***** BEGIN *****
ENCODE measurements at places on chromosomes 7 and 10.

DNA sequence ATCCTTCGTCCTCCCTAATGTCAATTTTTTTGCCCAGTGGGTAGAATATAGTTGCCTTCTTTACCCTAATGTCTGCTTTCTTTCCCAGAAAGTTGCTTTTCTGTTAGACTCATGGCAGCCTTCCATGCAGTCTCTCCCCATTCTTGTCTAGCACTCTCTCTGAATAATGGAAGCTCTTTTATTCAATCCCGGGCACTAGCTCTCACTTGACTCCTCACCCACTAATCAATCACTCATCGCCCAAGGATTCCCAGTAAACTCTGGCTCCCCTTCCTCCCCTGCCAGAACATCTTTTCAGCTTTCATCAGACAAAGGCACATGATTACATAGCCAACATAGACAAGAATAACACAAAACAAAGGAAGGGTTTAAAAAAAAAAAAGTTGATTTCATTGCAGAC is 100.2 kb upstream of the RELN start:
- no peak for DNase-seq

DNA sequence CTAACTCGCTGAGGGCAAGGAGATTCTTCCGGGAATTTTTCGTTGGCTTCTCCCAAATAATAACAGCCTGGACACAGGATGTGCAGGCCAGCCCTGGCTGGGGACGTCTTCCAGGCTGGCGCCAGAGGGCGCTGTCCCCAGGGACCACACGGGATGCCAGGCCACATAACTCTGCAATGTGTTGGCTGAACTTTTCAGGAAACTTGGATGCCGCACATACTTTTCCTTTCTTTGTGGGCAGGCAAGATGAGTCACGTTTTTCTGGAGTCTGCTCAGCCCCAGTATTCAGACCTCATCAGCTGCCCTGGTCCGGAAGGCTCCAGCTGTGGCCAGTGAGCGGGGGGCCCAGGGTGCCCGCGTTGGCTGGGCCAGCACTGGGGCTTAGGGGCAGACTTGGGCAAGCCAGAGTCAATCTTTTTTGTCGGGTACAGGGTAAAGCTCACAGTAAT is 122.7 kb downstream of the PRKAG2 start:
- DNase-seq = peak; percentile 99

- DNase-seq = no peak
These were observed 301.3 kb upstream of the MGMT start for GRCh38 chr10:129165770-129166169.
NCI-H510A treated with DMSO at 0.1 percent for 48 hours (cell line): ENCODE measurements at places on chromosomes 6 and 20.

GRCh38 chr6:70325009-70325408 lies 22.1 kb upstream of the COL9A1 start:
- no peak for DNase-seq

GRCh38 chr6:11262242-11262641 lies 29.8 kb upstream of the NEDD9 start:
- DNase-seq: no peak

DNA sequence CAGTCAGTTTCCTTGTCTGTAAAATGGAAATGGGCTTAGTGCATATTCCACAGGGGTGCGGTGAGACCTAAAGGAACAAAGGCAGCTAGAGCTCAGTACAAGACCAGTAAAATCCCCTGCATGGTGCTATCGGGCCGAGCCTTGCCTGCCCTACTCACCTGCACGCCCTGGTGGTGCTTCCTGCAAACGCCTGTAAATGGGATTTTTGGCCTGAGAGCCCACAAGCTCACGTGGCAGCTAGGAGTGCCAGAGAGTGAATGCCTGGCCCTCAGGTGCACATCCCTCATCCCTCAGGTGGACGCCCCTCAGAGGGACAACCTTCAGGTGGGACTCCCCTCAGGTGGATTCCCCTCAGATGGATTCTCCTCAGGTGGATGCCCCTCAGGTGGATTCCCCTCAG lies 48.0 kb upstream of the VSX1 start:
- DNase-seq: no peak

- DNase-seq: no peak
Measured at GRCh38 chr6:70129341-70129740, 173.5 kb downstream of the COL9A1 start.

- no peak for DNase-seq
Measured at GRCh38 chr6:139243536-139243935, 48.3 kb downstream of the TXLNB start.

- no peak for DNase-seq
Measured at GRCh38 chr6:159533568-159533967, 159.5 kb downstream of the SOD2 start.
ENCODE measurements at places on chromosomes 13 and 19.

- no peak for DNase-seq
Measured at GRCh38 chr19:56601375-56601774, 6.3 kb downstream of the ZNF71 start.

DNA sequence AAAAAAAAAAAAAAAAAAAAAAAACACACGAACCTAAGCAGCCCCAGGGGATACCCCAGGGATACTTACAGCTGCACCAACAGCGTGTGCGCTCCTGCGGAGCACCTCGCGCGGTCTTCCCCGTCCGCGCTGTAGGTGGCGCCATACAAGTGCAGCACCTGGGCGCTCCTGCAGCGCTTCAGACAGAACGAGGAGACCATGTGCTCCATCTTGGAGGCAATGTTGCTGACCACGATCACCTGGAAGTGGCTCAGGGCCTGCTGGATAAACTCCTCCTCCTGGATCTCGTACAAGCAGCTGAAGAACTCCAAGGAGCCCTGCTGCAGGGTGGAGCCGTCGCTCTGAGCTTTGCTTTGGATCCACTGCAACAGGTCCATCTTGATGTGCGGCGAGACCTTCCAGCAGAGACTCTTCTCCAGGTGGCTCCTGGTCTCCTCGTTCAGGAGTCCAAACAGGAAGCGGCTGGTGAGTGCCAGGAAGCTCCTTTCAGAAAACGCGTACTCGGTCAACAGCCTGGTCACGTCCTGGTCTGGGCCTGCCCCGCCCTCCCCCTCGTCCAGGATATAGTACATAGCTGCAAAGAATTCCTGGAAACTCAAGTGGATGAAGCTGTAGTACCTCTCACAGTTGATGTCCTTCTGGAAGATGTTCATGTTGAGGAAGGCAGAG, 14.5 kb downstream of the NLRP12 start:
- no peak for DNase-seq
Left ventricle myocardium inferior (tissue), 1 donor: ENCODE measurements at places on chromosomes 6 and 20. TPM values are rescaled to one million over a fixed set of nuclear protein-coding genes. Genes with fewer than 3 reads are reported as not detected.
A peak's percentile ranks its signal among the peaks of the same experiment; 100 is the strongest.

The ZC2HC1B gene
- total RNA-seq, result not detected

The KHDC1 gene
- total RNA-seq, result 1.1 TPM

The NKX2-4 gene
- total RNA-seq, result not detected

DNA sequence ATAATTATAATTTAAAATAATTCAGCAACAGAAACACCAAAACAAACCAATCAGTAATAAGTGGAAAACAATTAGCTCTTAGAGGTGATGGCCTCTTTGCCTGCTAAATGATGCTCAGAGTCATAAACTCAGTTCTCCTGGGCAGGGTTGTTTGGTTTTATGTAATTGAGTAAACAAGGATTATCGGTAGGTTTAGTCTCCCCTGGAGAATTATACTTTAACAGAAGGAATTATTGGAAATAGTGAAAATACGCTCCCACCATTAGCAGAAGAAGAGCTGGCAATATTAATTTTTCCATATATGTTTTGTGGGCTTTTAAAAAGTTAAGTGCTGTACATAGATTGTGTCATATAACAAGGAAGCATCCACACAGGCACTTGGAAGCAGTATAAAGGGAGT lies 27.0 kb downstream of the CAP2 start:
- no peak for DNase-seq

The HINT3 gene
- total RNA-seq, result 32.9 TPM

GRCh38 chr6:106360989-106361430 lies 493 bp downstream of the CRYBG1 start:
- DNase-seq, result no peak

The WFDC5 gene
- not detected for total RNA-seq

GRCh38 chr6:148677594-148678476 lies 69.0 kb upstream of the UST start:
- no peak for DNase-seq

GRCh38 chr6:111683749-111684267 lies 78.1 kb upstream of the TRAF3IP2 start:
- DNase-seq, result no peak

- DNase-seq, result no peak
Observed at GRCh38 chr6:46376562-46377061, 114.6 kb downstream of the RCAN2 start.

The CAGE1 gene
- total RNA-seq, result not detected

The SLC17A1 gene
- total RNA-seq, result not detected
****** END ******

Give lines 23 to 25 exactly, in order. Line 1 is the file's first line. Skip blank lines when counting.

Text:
Measured at GRCh38 chr19:56601375-56601774, 6.3 kb downstream of the ZNF71 start.

DNA sequence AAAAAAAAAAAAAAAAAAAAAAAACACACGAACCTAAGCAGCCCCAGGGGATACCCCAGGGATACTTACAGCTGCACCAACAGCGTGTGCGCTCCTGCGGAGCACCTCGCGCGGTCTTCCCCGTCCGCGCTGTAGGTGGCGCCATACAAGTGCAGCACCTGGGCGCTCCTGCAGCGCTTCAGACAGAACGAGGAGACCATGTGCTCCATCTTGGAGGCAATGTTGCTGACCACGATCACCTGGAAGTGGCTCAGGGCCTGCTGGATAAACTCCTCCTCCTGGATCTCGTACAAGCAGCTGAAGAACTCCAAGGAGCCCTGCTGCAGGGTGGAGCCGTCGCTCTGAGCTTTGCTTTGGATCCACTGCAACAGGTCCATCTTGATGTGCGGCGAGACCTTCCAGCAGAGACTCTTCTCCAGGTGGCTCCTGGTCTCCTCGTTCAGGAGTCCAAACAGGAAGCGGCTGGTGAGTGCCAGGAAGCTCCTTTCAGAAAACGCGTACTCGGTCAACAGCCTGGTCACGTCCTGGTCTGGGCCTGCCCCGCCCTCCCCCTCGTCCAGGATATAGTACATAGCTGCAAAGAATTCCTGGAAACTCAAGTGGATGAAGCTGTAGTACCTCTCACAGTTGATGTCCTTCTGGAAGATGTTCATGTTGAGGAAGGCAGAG, 14.5 kb downstream of the NLRP12 start:
- no peak for DNase-seq